4. Since, therefore, as the mercy of God is multiplied, men and beasts are saved by Him, have not men something else which God as Creator bestows on them, which He bestows not on the beasts? Is there no distinction between the living creature made after the image of God, and the living creature made subject to the image of God? Clearly there is: beyond that salvation common to us with the dumb animals, there is what God bestows on us, but not on them. What is this? Follow on in the same psalm: “But the sons of men shall hope under the covert of Thy wings.” Having now a salvation in common with their cattle, “the sons of men shall hope under the covert of Thy wings.” They have one salvation in fact, another in hope. This salvation which is at present is common to men and cattle; but there is another which men hope for; and which they who hope for receive, they who despair of receive not. For it saith, “The sons of men shall hope under covert of Thy wings.” And they that perseveringly hope are protected by Thee, lest they be cast down from their hope by the devil: “Under covert of Thy wings they shall hope.” If they shall hope, what shall they hope for, but for what the cattle shall not have? “They shall be fully drunk with the fatness of Thy house; and from the torrent of Thy pleasure Thou shalt give them drink.” What sort of wine is that with which it is laudable to be drunk? What sort of wine is that which disturbs not the mind, but directs it? What sort of wine is that which makes perpetually sane, and makes not insane by drinking? “They shall be fully drunk.” How? “With the fatness of Thy house; and from the torrent of Thy pleasure Thou shalt give them drink.” How so? “Because with Thee is the fountain of life.” The very fountain of life walked on the earth, the same who said, “Whoso thirsts, let him come unto me.” Behold the fountain! But we begin to speak about the light, and to handle the question laid down from the Gospel concerning the light. For we read how the Lord said, “I am the light of the world.” Thence arose a question, test any one, carnally understanding this, should fancy this light to mean the sun: we came thence to the psalm, which having considered, we found meanwhile that the Lord is the fountain of life. Drink and live. “With Thee,” it saith, “is the fountain of life;” therefore, “under the shadow of Thy wings the sons of men hope,” seeking to be full drunk with this fountain. But we were speaking of the Light. Follow on, then; for the prophet, having said, “With Thee is the fountain of life,” went on to add, “In Thy light shall we see light,”-God of God, Light of Light. By this Light the sun’s light was made; and the Light which made the sun, under which He also made us, was made under the sun for our sake. That Light which made the sun, was made, I say, under the sun for our sake. Do not despise the cloud of the flesh; with that cloud it is covered, not to be obscured, but to be moderated.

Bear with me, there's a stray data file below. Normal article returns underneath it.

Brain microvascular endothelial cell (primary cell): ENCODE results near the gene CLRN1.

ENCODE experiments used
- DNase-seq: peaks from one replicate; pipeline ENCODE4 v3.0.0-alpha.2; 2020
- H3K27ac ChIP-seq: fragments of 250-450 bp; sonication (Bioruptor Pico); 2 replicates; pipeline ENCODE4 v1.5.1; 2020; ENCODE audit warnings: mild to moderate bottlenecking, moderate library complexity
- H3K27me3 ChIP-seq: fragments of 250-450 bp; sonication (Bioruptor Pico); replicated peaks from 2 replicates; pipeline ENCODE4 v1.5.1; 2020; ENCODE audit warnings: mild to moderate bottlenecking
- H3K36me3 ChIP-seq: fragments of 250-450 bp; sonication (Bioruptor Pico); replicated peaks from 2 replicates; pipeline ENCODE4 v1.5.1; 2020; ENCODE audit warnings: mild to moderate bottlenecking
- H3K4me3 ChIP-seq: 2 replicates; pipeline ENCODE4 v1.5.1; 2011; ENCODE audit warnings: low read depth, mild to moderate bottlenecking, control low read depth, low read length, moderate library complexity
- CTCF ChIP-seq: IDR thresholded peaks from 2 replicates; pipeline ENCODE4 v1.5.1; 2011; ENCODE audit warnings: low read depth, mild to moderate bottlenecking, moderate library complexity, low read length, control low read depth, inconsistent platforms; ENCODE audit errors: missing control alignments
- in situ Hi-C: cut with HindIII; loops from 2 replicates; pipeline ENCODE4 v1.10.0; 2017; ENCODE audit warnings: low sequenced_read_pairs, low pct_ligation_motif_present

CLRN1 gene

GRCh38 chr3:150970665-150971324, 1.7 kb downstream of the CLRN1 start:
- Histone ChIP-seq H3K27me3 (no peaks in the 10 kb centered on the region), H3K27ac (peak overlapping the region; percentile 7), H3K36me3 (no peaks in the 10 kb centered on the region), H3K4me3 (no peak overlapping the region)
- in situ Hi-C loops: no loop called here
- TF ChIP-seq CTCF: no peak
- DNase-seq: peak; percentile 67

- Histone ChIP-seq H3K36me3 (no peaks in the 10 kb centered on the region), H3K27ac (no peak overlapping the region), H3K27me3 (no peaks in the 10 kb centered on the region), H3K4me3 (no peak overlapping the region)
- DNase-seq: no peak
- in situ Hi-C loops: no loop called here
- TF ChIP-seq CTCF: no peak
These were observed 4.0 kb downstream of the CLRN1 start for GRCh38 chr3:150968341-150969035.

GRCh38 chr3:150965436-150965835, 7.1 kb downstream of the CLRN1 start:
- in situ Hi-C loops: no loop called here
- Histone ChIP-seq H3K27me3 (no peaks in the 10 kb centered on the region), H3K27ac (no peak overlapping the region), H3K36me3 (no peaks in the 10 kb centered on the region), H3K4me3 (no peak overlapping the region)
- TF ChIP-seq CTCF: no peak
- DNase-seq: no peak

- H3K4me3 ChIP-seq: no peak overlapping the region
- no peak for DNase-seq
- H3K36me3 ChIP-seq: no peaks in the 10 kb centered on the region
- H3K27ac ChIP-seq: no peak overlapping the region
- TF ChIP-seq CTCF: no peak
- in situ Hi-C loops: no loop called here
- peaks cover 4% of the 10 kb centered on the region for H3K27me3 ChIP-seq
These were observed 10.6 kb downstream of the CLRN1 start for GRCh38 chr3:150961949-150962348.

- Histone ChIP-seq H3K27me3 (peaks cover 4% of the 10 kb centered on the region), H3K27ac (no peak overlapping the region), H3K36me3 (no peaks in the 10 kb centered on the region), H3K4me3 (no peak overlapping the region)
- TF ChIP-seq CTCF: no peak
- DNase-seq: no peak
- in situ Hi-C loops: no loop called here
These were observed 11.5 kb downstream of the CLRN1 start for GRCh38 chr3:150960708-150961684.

5. That unfailing Light, the Light of wisdom, speaking through the cloud of the flesh, says to men, “I am the light of the world; he that followeth me shall not walk in darkness, but shall have the light of life.” How He has withdrawn thee from the eyes of the flesh, and recalled thee to the eyes of the heart! For it is not enough to say, “Whoso followeth me shall not walk in darkness, but shall have light;” He added too, “of life;” even as it was there said, “For with Thee is the fountain of life.” See thus, my brethren, how the words of the Lord agree with the truth of that psalm: both there, the light is put with the fountain of life, and by the Lord it is said, “light of life.” But for bodily use, light and fountain are different things: our mouths seek a fountain, our eyes light; when we thirst we seek a fountain, when we are in darkness we seek light; and if we chance to thirst in the night, we kindle a light to come to a fountain. Not so with God: light and fountain are the same thing: He who shines for thee that thou mayest see, the same flows for thee that thou mayest drink.